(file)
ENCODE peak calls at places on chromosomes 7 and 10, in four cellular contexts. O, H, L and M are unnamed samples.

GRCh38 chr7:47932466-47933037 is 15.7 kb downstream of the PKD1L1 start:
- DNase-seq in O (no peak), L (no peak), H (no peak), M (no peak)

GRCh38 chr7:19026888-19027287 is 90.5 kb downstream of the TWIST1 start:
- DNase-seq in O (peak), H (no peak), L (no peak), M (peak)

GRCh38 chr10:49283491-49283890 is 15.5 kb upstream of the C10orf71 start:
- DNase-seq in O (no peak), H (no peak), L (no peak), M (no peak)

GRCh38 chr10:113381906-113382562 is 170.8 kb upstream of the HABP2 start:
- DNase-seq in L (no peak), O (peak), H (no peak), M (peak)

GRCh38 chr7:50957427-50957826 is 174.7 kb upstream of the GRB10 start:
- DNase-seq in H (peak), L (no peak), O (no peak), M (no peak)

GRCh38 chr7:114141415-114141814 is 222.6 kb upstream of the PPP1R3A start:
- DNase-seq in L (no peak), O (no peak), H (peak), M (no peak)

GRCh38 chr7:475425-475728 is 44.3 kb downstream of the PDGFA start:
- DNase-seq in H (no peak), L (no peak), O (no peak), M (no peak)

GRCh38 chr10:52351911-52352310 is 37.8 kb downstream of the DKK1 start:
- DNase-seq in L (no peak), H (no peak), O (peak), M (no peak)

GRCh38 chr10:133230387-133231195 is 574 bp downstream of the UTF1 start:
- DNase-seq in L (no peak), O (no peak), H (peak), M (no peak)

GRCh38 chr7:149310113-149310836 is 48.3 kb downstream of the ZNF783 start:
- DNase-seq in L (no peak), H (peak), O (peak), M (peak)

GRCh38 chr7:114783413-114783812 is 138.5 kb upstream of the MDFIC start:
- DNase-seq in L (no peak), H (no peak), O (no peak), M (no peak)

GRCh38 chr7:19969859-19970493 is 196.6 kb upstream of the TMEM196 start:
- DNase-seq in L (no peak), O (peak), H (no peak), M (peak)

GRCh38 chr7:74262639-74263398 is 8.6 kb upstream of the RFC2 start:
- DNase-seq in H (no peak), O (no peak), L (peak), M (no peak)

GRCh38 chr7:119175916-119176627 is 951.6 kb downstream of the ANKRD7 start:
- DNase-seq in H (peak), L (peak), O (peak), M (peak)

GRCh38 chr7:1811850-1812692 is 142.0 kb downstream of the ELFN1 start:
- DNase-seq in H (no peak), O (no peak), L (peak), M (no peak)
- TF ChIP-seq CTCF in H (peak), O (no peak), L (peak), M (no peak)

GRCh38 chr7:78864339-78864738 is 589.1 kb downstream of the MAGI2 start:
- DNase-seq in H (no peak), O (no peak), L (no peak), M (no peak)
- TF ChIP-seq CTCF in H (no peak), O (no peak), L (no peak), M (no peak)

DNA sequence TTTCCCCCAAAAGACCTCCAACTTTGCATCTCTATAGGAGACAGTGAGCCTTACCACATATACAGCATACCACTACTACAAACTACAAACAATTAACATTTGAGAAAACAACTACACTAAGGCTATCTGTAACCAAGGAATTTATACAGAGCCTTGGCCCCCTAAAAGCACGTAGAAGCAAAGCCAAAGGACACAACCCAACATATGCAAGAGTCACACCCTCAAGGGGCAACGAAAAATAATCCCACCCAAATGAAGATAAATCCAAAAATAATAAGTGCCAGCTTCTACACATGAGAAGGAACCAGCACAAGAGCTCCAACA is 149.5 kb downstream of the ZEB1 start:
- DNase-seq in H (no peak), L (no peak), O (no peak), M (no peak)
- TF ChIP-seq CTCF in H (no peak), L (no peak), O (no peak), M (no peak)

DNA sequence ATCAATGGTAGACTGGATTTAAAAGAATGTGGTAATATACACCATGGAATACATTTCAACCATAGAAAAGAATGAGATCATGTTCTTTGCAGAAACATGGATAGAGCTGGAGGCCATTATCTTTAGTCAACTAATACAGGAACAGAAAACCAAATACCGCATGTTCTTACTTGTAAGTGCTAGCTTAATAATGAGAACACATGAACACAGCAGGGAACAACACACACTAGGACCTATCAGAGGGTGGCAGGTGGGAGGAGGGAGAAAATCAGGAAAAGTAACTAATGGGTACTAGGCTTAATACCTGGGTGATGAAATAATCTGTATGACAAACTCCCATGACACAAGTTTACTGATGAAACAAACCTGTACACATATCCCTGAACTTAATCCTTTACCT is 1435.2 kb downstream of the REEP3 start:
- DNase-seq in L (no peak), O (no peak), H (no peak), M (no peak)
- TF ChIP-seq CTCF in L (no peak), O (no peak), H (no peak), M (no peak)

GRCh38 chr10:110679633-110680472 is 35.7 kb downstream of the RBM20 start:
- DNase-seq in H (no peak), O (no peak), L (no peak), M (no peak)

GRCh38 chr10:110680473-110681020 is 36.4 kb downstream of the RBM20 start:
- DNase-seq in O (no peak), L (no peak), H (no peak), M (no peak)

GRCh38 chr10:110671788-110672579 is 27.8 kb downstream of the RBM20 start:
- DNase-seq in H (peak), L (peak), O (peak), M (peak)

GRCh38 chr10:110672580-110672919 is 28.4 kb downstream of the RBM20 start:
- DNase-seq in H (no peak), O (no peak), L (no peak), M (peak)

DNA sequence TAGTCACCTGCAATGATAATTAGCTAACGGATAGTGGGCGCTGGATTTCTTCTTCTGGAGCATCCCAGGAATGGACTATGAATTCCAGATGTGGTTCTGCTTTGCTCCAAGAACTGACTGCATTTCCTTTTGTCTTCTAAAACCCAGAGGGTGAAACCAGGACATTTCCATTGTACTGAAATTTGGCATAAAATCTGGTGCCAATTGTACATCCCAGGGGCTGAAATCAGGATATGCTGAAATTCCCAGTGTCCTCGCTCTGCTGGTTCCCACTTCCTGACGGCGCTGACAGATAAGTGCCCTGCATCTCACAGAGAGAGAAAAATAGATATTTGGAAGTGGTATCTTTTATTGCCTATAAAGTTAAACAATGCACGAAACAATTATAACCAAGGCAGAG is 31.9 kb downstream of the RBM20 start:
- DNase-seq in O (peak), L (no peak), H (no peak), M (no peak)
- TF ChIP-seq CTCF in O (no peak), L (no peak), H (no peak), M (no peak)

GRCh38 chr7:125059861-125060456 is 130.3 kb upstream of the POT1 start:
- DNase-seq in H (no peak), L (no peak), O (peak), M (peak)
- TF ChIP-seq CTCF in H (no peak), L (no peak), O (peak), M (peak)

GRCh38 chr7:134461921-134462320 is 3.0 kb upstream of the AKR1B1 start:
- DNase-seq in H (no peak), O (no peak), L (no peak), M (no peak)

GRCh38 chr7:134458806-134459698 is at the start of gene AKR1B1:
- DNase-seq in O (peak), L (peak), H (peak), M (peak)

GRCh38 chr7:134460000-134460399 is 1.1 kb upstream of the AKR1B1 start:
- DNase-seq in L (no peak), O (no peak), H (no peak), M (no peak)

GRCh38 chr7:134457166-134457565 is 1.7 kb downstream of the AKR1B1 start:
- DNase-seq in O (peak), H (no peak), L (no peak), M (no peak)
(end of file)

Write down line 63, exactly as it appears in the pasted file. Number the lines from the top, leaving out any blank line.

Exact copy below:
- DNase-seq in O (peak), H (no peak), L (no peak), M (no peak)